|By Maggie Stehr, The Bismarck Tribune, N.D.|
Knight Ridder/Tribune Business News
May 17, 2005 -The sign outside United Tribes Technical College echoes the college's plans for future growth.
"United Tribes is soaring," said Bismarck Mayor John Warford, reciting the words posted near the school's entrance. "And the city of Bismarck is moving along with it."
College and city officials provided a progress report Monday on plans to build a new full-service hotel and convention center in Bismarck-Mandan.
But after more than a year of planning and two feasibility studies, progress on the 250-room hotel has been slow moving.
"We are moving forward on this project," said United Tribes President David Gipp. "We were getting our resources together. We want to do it right."
The proposed hotel includes 30,000 square feet of conference space, which will hold 2,000 people. The hotel also will serve as a training ground for hotel management and culinary students, he said.
Despite the drawn-out process, Gipp is still looking to open the hotel in 2006, with construction set to begin in six to nine months.
The profit-making project's benefits extend beyond the classroom, Gipp said.
Gipp said the hotel will create 230 full-time jobs -- 129 on-site employees and more than 100 related jobs in other businesses. Hotel and convention center business would generate an estimated $16 million annually, with $1.1 million of annual city sales tax revenues, he said.
Although still negotiating with city officials on possible locations, Gipp said he hopes to build the hotel on city property near the Bismarck Civic Center.
The city-owned parking lots around the Civic Center include about 1,158 spaces, said Dick Petersen, Bismarck Civic Center general manager. If the new hotel overtook one of the lots, Petersen said the city would need to compensate for the lost parking spaces.
"It will have an impact on any lot," he said. "We would need some way of recapturing the spaces lost."
Gipp said the Civic Center site offers a profitable market for conferences -- near such tourist attractions as restaurants and shopping.
Hotels connected to large conference centers -- such as the Bismarck Civic Center -- increase a city's attraction for large groups, said Terry Harzinski, executive director of the Bismarck-Mandan Convention and Visitors Bureau.
When the CVB markets Bismarck for conventions, it often promotes the city's more than 600 rooms within walking distance of the Civic Center. Another hotel would add to the advantage.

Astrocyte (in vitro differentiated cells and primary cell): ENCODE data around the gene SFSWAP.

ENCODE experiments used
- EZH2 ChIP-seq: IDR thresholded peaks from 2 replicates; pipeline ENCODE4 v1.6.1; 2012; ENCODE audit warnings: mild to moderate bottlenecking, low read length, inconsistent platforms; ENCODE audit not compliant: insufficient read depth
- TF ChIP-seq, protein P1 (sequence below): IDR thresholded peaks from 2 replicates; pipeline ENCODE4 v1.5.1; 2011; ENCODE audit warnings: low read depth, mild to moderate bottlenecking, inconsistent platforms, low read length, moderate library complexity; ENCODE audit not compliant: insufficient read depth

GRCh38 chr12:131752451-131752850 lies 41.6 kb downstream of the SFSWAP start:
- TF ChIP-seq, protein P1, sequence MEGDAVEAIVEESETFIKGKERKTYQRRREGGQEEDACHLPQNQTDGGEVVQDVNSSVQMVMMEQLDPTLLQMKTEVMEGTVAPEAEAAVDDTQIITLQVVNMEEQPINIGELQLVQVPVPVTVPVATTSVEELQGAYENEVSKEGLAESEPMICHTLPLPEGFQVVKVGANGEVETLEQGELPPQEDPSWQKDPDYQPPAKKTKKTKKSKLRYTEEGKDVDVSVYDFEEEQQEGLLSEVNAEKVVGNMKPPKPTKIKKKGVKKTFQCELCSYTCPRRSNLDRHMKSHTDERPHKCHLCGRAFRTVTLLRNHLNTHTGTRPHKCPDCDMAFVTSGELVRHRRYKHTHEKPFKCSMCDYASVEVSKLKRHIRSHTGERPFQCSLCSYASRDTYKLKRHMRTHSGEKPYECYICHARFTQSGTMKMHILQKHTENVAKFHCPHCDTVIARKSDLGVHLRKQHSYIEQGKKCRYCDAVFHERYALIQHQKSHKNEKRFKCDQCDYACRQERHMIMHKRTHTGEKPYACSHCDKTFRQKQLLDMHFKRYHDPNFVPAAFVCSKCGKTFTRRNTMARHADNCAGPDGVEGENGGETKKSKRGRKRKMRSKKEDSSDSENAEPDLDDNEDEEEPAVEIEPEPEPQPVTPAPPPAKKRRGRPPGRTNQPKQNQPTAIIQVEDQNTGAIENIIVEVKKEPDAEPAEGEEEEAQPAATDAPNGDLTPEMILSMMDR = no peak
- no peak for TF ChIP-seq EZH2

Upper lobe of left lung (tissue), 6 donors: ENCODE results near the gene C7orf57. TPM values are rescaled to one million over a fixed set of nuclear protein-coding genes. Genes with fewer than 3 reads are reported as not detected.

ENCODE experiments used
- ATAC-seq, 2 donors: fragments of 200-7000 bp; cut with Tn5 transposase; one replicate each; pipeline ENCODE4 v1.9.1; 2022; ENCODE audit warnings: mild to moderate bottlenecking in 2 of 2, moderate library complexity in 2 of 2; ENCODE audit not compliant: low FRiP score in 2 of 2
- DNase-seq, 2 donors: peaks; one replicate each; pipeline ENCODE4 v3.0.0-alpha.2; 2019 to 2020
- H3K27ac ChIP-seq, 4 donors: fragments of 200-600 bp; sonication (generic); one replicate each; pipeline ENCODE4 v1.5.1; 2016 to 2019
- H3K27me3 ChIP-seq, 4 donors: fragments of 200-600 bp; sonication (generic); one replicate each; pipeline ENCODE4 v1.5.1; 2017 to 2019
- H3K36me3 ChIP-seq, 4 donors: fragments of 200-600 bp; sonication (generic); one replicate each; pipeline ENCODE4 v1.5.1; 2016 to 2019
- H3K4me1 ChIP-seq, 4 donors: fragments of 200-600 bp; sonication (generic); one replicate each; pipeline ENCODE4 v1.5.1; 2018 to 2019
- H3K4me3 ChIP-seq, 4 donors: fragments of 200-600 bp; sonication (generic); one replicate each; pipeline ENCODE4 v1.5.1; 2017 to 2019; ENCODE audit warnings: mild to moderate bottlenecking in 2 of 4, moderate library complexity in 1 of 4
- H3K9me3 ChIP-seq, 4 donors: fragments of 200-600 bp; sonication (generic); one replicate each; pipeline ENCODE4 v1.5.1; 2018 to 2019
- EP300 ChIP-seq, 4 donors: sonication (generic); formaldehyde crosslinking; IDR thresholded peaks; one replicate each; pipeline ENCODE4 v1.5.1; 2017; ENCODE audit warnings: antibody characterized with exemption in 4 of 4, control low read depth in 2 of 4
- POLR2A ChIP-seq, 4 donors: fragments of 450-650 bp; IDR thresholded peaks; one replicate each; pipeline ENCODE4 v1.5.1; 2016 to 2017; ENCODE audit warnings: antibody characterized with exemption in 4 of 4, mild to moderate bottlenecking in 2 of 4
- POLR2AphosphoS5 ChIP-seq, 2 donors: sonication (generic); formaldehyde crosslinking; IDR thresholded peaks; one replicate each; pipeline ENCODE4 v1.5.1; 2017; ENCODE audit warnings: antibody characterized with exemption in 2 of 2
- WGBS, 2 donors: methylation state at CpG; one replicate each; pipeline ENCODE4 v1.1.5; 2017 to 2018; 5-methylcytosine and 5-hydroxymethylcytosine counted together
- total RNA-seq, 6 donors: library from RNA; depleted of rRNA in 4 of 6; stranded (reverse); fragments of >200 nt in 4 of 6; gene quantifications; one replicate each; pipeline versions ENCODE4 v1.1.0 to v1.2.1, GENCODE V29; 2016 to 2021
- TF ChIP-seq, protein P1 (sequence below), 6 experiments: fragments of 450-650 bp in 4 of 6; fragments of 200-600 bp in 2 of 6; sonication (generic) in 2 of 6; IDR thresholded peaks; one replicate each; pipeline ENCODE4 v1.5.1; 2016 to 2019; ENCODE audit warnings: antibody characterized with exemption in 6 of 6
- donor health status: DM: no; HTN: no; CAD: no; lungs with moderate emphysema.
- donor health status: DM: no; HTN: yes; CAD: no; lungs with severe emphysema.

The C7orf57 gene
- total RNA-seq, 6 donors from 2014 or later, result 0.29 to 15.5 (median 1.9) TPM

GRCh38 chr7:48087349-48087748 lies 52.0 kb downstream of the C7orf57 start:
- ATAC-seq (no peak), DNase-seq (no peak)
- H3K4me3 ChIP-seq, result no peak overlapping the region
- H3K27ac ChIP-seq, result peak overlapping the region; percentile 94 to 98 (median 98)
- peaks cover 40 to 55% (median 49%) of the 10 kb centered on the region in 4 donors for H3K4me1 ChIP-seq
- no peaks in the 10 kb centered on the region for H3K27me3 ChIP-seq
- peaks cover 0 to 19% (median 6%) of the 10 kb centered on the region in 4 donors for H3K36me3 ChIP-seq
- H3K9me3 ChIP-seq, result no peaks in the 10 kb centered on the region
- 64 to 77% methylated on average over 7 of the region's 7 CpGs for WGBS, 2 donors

"It's pretty obvious that if you have property next to a convention center, its going to be a plus for a community," he said.
Other building locations include the United Tribes campus and an undisclosed privately owned site, Gipp said.
Construction costs -- which would be covered by outside investors -- vary with the locations, said Barbara Schmitt, United Tribes economic development director. Past estimates put a $30 million to $40 million price tag on the project.
Gipp said a report detailing investors and costs would be ready in the next 60 days. College officials will then present the report to city officials, he said.
Planning for the project began with a 2004 feasibility study, which concluded the city's demand for rooms warranted the new hotel.
With busy weekends, like the McQuade's softball tournament, state basketball tournaments and United Tribes powwow, Bismarck could use more rooms, Harzinski said.
The city's occupancy rate has been 66 percent for the past three years, Harzinski said. The high rates show that another hotel would be successful, said Ken LaMont, a Bismarck State College assistant professor of hotel, restaurant and management.
College officials are considering partnering with a hotel franchise, and Gipp said room rates would be in "the upper scale."
And rather than negative competition, the new hotel would expand other hotels' business. Gipp said.
"It's a win-win situation for everyone," Schmitt said. "It will open up the avenue to bring in conventions that Bismarck is not able to compete with now."
In the setting of a working hotel and conference center, Gipp said planners will develop a real-world training lab for students.
By exploring partnerships with Bismarck State College and University of Mary, Gipp said the teaching hotel will offer a world-class education.
The hands-on experience would prove invaluable for students entering a high-demand field, LaMont said.
The two-year hospitality program at BSC has been about 90 percent full year after year, and LaMont expects 25 to 30 students enrolled next year.
Although BSC's program includes working in local hotels, LaMont said a full-time training site would centralize students' education.
To create a curriculum for the new hotel, Gipp said UTTC would rework an existing food and nutrition program, which now enrolls 25 to 30 students.
The new program would catapult UTTC as a leader in hospitality training -- offering the first training hotel in the region, Gipp said.
"We want to be sure there is room for students to learn and train," Gipp said. "But also be well within the realm of a profit-making area."
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